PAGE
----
BWW REVIEW: THE LYIN' QUEEN Is The Latest Fabulous Adults-Only Pantomime From The Genius Minds Of Trevor Ashley and Phil Scott.

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BWW REVIEW: THE LYIN' QUEEN Is The Latest Fabulous Adults-Only Pantomime From The Genius Minds Of Trevor Ashley and Phil Scott.

Friday 29th November 2019, 7:30pm, Playhouse Sydney Opera House

Trevor Ashley (Writer, Director and Performer) and Phil Scott (Writer and Performer) have created another brilliant pantomime strictly for grown ups with THE LYIN' QUEEN. Drawing on television, movie and musical theatre references, nothing is off limits for their special style of parody, spoof and satire that includes up-to-the-minute references that has audiences howling with laughter.

The premise of THE LYIN' QUEEN is that former Home and Away star Gaye Wray (Trevor Ashley) has been unsuccessful in finding fame in Los Angeles and is lured back to Australia to be the face of Doctor Richard Rabbitborough's (Phil Scott) new theme park that he is opening on a mysterious island off the Sunshine Coast. The blonde bombshell is joined on the island of Isle'a'Fisher by the leggy blonde botanist Doctor Flora Fern (Shannon Dooley), a buff social media influencer and outdoor adventurer Garrison Fjord (Brendan Irving) and they soon discover Doctor Rabbitborough and his dutiful assistant Doctor Ebony White (Elenoa Rokobaro) have been repopulating and replanting the island with long extinct Dinosaurs and "Thoracic" era vegetation along with other oversized biological experiments.

The bright world of Hollywood sunbeds and bikini clad servants makes way for the gigantic asparagus like jungle which hilariously 'emerges' as yet another part of the fabulous physicality of the performance. Angie White's costuming is brilliant, from the stunning gowns that transform Gaye Wray into a classic Golden Age of Hollywood diva to a uniquely Australian version of Julie Taymor's Lion King the Musical entrance parade and the inventive take on Witch doctor Rafiki with Graffiti's (Rokobaro) costume of discarded icons of Australian consumerism including a headdress of rubber kitchen gloves.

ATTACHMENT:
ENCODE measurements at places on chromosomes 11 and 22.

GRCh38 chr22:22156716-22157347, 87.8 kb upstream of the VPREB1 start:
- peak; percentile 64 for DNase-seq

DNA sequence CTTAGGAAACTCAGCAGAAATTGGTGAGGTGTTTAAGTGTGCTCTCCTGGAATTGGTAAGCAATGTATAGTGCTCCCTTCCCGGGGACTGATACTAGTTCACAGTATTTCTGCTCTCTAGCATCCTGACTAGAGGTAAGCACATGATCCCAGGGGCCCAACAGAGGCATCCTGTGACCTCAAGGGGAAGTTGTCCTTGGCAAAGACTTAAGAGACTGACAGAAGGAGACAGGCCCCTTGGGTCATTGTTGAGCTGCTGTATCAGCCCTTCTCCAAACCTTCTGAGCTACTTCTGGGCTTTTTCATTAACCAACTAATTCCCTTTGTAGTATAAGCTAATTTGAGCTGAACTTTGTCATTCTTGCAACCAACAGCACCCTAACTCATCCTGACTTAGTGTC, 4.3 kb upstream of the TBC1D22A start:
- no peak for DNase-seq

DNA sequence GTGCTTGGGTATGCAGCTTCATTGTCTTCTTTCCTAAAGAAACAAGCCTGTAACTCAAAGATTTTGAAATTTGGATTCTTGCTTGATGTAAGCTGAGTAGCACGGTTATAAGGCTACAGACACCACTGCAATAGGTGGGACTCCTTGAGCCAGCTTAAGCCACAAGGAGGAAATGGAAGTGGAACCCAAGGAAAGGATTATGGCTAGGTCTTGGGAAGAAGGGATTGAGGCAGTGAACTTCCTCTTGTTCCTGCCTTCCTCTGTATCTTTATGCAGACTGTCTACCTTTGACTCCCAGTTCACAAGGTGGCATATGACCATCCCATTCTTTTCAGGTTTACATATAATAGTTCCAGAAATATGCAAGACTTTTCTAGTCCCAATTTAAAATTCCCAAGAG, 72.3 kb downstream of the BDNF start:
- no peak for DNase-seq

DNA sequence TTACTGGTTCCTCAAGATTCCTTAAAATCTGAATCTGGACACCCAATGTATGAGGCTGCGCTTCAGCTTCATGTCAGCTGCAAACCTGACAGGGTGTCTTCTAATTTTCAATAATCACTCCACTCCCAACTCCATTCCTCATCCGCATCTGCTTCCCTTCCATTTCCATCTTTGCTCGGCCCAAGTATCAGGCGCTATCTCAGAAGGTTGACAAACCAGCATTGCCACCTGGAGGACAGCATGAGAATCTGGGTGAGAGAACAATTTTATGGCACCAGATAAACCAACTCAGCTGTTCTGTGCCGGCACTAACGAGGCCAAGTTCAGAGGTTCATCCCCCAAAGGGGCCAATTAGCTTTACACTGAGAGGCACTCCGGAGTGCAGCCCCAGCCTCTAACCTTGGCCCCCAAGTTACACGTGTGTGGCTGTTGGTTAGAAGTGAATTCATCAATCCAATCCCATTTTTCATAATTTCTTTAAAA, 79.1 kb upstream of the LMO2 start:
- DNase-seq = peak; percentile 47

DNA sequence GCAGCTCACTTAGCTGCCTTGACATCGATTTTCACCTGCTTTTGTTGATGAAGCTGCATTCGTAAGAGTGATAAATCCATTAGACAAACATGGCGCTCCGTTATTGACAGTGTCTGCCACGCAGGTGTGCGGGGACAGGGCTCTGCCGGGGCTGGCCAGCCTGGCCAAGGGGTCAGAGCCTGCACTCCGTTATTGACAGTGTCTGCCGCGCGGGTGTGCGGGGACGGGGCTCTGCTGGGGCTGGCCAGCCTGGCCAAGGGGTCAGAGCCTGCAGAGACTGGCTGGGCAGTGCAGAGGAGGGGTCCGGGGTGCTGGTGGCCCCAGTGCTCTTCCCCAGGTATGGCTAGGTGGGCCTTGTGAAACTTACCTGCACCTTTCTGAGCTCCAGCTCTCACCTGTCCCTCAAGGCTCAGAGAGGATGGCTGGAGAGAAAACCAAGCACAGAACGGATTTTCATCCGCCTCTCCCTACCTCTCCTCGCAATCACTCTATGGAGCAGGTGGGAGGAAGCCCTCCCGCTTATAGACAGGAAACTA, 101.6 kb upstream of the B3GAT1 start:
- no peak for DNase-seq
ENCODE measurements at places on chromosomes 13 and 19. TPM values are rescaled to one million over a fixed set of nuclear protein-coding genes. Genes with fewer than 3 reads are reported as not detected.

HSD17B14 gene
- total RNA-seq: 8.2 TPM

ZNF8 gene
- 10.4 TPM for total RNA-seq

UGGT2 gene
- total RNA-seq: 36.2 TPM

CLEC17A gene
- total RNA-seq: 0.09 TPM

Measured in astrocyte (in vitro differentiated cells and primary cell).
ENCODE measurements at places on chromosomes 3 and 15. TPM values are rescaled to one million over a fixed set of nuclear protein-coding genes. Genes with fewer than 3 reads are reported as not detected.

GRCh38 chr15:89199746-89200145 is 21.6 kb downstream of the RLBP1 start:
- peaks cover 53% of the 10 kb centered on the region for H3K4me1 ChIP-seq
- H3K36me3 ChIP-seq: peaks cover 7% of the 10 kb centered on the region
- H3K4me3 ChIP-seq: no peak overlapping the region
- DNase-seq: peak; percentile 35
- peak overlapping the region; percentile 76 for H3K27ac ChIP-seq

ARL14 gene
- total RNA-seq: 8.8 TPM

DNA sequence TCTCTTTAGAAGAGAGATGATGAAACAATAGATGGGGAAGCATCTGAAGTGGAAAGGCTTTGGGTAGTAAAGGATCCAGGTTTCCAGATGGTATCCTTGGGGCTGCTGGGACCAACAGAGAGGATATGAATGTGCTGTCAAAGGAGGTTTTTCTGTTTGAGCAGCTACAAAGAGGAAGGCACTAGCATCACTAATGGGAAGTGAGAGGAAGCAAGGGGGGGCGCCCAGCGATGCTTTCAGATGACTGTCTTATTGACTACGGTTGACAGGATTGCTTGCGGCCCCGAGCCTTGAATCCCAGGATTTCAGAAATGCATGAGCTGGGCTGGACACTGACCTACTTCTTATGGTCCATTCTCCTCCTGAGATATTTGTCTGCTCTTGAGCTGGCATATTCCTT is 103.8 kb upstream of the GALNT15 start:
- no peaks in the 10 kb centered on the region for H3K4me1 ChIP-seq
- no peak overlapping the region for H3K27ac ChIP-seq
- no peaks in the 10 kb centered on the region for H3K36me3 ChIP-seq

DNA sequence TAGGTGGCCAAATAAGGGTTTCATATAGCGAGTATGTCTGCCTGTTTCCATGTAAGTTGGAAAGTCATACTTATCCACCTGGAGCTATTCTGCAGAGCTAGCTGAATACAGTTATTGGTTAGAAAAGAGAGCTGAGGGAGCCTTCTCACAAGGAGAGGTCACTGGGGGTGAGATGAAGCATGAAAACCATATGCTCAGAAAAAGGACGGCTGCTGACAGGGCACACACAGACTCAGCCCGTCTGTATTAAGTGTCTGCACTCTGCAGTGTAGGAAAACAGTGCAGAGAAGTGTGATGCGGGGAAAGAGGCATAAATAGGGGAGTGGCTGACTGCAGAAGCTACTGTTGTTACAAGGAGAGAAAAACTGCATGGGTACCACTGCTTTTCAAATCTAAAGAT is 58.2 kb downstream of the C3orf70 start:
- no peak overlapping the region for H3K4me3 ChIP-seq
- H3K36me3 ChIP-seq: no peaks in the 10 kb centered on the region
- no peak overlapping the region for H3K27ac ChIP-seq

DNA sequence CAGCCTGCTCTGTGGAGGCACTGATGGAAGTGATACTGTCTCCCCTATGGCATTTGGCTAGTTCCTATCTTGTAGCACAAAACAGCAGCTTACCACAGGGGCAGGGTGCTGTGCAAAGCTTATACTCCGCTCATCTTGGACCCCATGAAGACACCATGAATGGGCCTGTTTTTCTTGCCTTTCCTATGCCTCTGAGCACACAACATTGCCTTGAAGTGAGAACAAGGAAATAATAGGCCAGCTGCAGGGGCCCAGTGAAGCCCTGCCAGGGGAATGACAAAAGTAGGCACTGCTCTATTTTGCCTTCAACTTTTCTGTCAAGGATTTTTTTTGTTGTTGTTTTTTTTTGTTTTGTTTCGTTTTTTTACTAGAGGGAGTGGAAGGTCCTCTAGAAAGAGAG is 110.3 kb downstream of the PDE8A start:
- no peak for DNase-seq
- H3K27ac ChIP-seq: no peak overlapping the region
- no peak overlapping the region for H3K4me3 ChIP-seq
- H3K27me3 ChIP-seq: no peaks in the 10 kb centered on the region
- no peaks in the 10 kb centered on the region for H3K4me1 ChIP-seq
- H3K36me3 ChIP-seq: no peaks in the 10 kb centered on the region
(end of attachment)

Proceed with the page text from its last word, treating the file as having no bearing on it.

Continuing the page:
As with traditional pantomime, THE LYIN' QUEEN has a charming degree of unpredictability to the work, from props failing at inopportune moments to the cast getting swept up in fits of giggles with Ashley breaking character and the fourth wall to share his thought on the mishaps. While the cast are incredibly talented with strong musical theatre backgrounds, they have ensured they have not polished off the rough edges of this work to ensure it retains the freedom for the comic actors to play, improvise and make use of up to the minute current events. The vocals are strong, particularly Rokobaro and the choreography by Cameron Mitchell captures the musical theatre schtick and also plays on Dooley's background as an 80's inspired aerobics instructor. The addition of circus straps and silks also allow Irving to show of some aerial skills and the body doubling is hilarious. Hopefully the sound issues that hampered hearing some of Ashley and Scott's cleverly crafted lyrics will be ironed out when the show transfers to Eternity Playhouse.

THE LYIN' QUEEN is a brilliant night of grown up fun for anyone who is willing to suspend any idea of good taste as Ashley and Scott test those boundaries and break them with boundless energy. Filled with a wide range of retakes of popular music and musical theatre standards, a good dose of glamour, glitter and scantily clad man-candy, this is a deliciously camp Christmastime treat.

While the Sydney Opera House season has finished, THE LYIN' QUEEN has a second season at Eternity Playhouse starting 10 December 2019.

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From This Author Jade Kops